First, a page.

Dag/day 9: Torbole-Verona
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Erstellt am 03.08.2022
Gesamtlänge in km
Durchschn. Steigung Aufstieg %
Durchschnittsgeschwindigkeit in km/Std.
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durch Ottocolor am 03.08.2022
Trackpoint-Dichte per km
Nago-Torbole, Trentino-Alto Adige/Südtirol, IT (64 m NHN)
Verona, Veneto, IT (101 m NHN)
Sunny and very hot. 37-38°C. Light to moderate headwind heading south, i.e. most of the day.
The final stage to the finishline in Verona. Comprised of three parts. First back to the Adige valley the same way as out of it, then the stretch along the Adige and the Biffis canal. Finally heading east into Verona's western and northern suburbs and up to the campsite Camping Castel san Pietro.
The seventh and last stage to Verona became a little hard for several reasons. It was extremely hot, a taxing climb up from Lake Garda demanded a lot and more climbs awaited us, the southerly wind, i.e. headwind did indeed slow us down, and the distance was also quite a long one. Shortly after our return to the Adige valley we had lunch. After that the peloton once again was dragged into a very long one. In these cases I always stay in the behind in a kind of one-man-gruppetto. But in the famous town of Rivoli (after an important battle of the Napoleonic wars) the peloton was gathered again in a nice outside café with splendid service of both dry and wet refreshments. So we kept on ordering with the sweet barmaid, so our bill grew uncomfortably large here.
Afterwards we had our bidons filled up for free, as we were in for a heavy meal up and down som rocky slopes. We didn't follow the river Adige now, but a separately running canal, the Canale Biffis. It ran in tunnels through the rocks, where we had to climb them instead. A bridge, where the canal and bike road spanned a small creek way down in a side valley had looked more impressive on pictures from below than it did in real life from above. We now were approaching Verona, but first we went through Bussolengo, where the peloton was almost smashed to smithereens. Even Simon and I, who for some kilometres formed a seldom pair, lost sight of one another, so he had to find Camping Castel San Pietro on his own. Here Susanne, my ex-wife and Thomas' mother, already awaited us, as she had stayed here for two nights already in a rented caravan. Our joy because of this reunion and, not the least, beacuse we now were able to dismount our iron horses and park them for a well-deserved break was enourmous and it was celebrated with a feast on the campsite outdoor kitchen, prepared and cooked by Susanne. I supplied the drinks, beer and wine from a supermarket down in the city in the last moment before closing time.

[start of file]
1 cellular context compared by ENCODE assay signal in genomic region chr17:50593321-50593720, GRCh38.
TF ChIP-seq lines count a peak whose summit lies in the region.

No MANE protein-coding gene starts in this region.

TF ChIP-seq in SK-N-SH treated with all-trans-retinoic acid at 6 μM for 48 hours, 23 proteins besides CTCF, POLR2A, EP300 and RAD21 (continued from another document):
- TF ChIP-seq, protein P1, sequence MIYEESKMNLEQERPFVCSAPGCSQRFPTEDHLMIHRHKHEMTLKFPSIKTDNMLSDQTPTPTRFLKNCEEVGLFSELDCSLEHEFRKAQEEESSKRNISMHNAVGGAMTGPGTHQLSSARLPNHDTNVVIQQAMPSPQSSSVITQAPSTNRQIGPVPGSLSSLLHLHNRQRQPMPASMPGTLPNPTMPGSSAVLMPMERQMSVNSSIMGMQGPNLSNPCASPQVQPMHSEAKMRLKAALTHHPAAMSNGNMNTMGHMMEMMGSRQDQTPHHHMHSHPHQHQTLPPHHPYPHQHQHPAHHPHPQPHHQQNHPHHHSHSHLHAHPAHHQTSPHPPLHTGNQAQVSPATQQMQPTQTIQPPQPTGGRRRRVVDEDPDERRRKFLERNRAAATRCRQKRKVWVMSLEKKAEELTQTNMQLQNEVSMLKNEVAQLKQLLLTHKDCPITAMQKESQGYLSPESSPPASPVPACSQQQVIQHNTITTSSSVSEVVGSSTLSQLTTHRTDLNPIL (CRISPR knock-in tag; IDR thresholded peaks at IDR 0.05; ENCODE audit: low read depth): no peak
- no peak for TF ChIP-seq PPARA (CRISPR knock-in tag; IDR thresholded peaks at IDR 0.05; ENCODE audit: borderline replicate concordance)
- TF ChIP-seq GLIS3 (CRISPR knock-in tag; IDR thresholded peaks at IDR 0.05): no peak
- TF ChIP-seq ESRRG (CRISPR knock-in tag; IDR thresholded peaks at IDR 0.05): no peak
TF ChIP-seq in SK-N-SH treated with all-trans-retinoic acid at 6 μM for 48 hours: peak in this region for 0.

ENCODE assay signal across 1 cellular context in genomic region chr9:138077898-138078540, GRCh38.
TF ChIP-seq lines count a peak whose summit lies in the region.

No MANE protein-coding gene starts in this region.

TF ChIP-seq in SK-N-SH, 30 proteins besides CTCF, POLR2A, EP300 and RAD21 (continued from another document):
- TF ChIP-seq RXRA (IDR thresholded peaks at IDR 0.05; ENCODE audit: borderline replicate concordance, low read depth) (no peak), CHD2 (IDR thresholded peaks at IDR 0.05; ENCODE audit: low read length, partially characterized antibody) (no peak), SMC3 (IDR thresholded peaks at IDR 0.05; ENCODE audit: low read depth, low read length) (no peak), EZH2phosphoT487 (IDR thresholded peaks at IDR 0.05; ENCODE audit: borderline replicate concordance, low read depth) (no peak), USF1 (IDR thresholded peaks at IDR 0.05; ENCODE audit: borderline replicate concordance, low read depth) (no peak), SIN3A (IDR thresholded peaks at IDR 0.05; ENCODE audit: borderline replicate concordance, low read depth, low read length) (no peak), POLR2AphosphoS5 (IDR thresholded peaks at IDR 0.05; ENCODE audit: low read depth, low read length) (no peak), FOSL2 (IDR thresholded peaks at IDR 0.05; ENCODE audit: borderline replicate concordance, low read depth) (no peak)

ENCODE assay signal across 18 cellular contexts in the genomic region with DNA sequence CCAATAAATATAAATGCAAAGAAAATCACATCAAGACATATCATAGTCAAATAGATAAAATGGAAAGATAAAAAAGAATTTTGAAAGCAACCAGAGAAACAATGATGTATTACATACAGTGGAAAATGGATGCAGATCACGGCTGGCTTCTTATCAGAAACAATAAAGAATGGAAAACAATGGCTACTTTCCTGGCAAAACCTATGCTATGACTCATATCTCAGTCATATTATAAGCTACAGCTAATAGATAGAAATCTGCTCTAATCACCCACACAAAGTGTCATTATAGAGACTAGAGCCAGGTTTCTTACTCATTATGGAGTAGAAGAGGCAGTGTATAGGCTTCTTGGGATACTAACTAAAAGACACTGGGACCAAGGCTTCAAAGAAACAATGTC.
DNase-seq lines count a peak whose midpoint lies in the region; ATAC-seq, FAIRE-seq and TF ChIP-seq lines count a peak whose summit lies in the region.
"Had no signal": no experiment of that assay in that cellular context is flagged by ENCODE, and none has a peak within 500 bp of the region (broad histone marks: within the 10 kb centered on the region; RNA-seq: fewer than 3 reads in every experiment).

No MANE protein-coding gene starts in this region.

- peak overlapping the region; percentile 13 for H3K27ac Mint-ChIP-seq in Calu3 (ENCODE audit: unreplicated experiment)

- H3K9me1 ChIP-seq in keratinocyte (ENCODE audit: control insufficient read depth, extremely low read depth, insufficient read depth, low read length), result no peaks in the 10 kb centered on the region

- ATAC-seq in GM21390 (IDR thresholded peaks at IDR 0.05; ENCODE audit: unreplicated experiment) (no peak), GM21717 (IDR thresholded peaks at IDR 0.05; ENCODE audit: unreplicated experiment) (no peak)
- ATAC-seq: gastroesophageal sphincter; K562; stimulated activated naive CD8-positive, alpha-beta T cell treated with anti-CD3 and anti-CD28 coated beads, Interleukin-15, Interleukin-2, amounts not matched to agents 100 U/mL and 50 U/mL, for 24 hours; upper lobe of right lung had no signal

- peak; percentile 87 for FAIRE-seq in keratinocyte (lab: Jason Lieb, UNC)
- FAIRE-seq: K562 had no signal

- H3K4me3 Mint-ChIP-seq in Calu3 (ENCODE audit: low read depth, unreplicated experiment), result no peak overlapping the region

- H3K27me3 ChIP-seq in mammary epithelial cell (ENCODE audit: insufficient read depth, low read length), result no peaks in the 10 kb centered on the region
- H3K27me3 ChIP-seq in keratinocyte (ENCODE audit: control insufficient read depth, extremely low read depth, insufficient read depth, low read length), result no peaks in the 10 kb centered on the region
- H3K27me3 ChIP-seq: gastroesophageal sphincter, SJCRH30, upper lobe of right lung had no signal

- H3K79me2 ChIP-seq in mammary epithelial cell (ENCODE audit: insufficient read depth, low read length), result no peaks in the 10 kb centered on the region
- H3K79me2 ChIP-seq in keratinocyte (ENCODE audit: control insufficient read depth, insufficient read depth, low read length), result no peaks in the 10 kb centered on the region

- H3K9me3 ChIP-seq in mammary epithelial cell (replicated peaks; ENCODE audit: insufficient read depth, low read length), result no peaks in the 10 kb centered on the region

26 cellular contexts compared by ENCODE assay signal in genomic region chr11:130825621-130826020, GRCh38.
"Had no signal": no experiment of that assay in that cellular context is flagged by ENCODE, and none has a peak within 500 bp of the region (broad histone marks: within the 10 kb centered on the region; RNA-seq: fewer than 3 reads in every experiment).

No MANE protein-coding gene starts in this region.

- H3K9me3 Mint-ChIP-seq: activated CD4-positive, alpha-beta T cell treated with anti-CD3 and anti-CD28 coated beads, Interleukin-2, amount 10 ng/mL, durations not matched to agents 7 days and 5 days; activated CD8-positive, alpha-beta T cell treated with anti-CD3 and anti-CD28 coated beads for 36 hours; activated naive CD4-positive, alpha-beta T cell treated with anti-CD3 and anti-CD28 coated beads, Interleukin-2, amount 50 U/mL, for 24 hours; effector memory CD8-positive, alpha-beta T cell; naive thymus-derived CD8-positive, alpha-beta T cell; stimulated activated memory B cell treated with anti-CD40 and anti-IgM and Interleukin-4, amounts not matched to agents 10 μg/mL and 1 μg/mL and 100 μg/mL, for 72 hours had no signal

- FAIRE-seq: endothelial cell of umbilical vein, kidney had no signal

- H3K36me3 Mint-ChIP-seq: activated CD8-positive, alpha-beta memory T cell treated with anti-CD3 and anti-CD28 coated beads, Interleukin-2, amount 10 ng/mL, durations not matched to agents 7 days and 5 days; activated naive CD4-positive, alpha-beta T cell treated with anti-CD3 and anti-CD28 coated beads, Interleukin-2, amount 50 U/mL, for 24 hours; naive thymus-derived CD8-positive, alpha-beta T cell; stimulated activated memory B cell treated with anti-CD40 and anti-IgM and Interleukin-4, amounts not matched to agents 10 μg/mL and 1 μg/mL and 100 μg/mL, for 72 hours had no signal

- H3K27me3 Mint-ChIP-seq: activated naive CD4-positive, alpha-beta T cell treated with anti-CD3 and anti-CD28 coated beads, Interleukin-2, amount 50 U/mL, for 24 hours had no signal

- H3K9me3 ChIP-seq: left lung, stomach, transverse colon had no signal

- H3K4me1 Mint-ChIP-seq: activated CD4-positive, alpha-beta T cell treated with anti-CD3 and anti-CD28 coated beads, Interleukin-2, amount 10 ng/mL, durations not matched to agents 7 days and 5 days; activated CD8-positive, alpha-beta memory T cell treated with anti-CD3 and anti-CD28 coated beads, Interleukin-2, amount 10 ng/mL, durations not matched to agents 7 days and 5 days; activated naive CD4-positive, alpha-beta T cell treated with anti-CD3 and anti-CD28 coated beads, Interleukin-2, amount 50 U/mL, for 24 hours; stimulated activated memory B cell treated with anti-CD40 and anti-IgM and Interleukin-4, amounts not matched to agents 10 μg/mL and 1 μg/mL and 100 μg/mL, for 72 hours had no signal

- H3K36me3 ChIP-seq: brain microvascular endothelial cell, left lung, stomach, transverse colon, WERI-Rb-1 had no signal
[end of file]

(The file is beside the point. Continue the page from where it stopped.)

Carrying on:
Our five tents (Susanne now slept in my old-old small pointed tent) were now lined up in Verona's old Austrian fortress, in fact a redoute, as the campsite is situated inside it. Quite funny! The worst thing was the heat. Temperatures didn't drop under 26°C during the night. Consequently, I didn't sleep well here, but lay bathed in sweat.
The next two and a half days we all enjoyed the sights of Verona by foot, including a visit to the opera in the Roman arena, sitting three and a half hour on a hot stone, listening to superb vocal perfornances without any acoustic amplifying. Really impressive! After lunch the third day Alexander, Simon and I bade Susanne and Thomas a warm goodbye before heading for the railway station and our long journey back home to Denmark. The two remaining guys looked forward to even five more days of sightseeing and touring the region, including visits to Lake Garda and Bologna. The day after the three of us would arrive very late, very tired and very hot in, accordingly, Odense and Aarhus.